In this blog post, we’ll be discussing China’s top important exports for 2021.
As the world’s largest exporter by value, China exported $2.591 trillion worth of goods around the globe in 2020, representing a 22.3% increase from 2016 to 2019 and a 3.7% increase from 2019 to 2020.
This accounts for 13.8% of total global exports, based on a total of $19.709 trillion in 2019. In addition to being a major exporter, China is also a major importer, with goods worth $2.056 trillion being imported in 2020, representing a 29.4% increase from 2016 to 2019, but a 0.6% decrease from 2019 to 2020. In this blog post, we’ll be taking a closer look at China’s top trading partners, imports, and exports, as well as the trends in these areas from 2019 to 2021.
Part 1: China’s Top Trading Partners
As mentioned earlier, China is a major player in the global trade market, with exports and imports totaling trillions of dollars each year.
When looking at the continent of origin, almost half (47.6%) of China’s exports went to other Asian countries, while 20.8% went to North American importers and 20.7% went to European countries. Africa received 4.4% of China’s exports, Latin America (excluding Mexico but including the Caribbean) received 4.1%, and Oceania (led by Australia) received 2.5%.
Here is a list of China’s top 15 trading partners in terms of export sales (i.e., the countries that imported the most Chinese shipments in 2021):
- United States: $452.6 billion (17.5% of total Chinese exports)
- Hong Kong: $272.7 billion (10.5%)
- Japan: $142.6 billion (5.5%)
- Vietnam: $113.8 billion (4.4%)
- South Korea: $112.5 billion (4.3%)
- Germany: $86.8 billion (3.4%)
- Netherlands: $79 billion (3%)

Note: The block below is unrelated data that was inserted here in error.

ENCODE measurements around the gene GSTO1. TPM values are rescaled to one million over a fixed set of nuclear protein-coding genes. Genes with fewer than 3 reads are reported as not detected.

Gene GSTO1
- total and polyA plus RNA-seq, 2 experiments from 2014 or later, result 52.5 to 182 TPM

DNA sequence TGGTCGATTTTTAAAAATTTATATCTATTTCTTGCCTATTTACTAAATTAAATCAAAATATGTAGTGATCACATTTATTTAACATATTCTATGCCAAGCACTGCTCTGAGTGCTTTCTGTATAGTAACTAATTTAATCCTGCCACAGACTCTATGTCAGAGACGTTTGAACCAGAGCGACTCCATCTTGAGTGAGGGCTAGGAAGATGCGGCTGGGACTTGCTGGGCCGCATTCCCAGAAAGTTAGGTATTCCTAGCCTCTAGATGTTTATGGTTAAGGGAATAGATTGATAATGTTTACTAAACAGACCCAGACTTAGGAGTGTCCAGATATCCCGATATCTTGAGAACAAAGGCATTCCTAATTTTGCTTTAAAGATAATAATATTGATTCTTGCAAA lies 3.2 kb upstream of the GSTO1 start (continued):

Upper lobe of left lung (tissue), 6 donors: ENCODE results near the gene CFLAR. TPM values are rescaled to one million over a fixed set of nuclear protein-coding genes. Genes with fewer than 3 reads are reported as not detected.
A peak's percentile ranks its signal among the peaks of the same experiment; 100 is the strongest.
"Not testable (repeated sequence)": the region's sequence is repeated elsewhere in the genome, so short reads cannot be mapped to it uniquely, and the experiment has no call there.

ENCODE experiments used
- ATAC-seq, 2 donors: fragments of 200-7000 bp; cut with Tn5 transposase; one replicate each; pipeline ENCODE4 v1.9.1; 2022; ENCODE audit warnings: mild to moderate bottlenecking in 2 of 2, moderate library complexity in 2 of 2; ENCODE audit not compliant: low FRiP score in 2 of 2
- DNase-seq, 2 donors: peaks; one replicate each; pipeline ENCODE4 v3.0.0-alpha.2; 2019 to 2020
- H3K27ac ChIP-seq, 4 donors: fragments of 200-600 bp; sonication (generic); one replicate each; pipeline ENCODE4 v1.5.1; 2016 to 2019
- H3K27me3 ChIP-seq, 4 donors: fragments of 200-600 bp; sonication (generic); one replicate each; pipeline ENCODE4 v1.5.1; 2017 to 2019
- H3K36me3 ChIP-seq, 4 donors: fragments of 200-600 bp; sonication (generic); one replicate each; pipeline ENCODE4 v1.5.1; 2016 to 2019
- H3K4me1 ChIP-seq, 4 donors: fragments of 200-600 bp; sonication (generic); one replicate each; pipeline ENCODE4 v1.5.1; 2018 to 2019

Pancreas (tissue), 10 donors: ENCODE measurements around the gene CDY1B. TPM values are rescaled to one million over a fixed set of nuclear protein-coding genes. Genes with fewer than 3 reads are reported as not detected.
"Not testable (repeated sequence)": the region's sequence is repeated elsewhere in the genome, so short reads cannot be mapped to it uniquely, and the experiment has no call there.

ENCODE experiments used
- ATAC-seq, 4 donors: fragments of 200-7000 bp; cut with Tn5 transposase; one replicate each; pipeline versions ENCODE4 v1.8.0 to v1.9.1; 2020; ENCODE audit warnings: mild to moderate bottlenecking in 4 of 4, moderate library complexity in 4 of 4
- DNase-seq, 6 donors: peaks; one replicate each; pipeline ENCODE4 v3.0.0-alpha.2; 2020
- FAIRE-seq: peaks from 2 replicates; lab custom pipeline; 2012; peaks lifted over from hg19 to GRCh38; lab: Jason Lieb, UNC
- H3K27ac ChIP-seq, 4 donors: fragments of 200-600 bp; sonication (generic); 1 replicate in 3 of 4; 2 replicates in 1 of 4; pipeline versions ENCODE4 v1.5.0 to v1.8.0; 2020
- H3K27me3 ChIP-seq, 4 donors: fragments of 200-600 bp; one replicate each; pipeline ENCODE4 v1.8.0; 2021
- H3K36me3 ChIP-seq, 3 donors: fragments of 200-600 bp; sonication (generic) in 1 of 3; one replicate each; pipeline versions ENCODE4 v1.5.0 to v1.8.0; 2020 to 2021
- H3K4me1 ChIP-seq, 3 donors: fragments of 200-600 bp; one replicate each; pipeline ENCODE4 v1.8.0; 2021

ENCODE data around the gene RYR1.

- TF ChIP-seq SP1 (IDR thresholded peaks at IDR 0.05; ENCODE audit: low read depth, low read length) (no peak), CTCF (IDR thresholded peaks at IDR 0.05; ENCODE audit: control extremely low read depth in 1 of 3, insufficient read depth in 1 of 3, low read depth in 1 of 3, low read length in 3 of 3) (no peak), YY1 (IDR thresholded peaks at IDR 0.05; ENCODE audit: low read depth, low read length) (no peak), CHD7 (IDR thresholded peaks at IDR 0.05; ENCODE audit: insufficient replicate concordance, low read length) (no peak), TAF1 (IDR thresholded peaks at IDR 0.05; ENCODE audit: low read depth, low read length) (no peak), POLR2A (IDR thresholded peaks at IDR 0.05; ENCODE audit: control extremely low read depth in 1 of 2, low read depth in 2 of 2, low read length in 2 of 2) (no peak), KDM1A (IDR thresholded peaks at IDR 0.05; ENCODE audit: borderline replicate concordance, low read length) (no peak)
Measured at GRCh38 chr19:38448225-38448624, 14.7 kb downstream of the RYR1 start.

- United Kingdom: $72.6 billion (2.8%)
- India: $66.7 billion (2.6%)
- Taiwan: $60.1 billion (2.3%)
- Singapore: $57.5 billion (2.2%)
- Malaysia: $56.4 billion (2.2%)
- Australia: $53.5 billion (2.1%)
- Russia: $50.6 billion (2%)
- Thailand: $50.5 billion (2%)
From 2019 to 2021, the previously mentioned 15 trade partners will account for 66.7% of Chinese exports.
Among these, the United Kingdom saw the fastest rate of increase in import purchases from China at 16.6%, followed by Vietnam with a 16.1% increase and Australia with an 11.2% increase.
Thailand saw a 10.8% increase, and Taiwan saw a 9.2% increase.
However, India’s imports from China decreased by 10.9%, Hong Kong’s imports decreased by 2.5%, and Japan saw a 0.4% decrease.
Part 2: China’s Top Imports
The Chinese yuan has depreciated by 3.9% against the US dollar since 2016, according to the average exchange rate for 2020, but has increased by 0.1% from 2019 to 2020.
Due to the weaker local currency in 2020 compared to 2016, imports paid in stronger US dollars will be relatively more expensive when converted from Chinese yuan.
When looking at the continent of origin, fellow Asian countries accounted for 56.3% of China’s total imports by value in 2020.
China purchased 18% of its imported goods from European trading partners, 8.5% from North American suppliers, 7.2% from Latin America (excluding Mexico but including the Caribbean), 6.4% from Australian and other Oceanian sources, and 6.4% from African countries.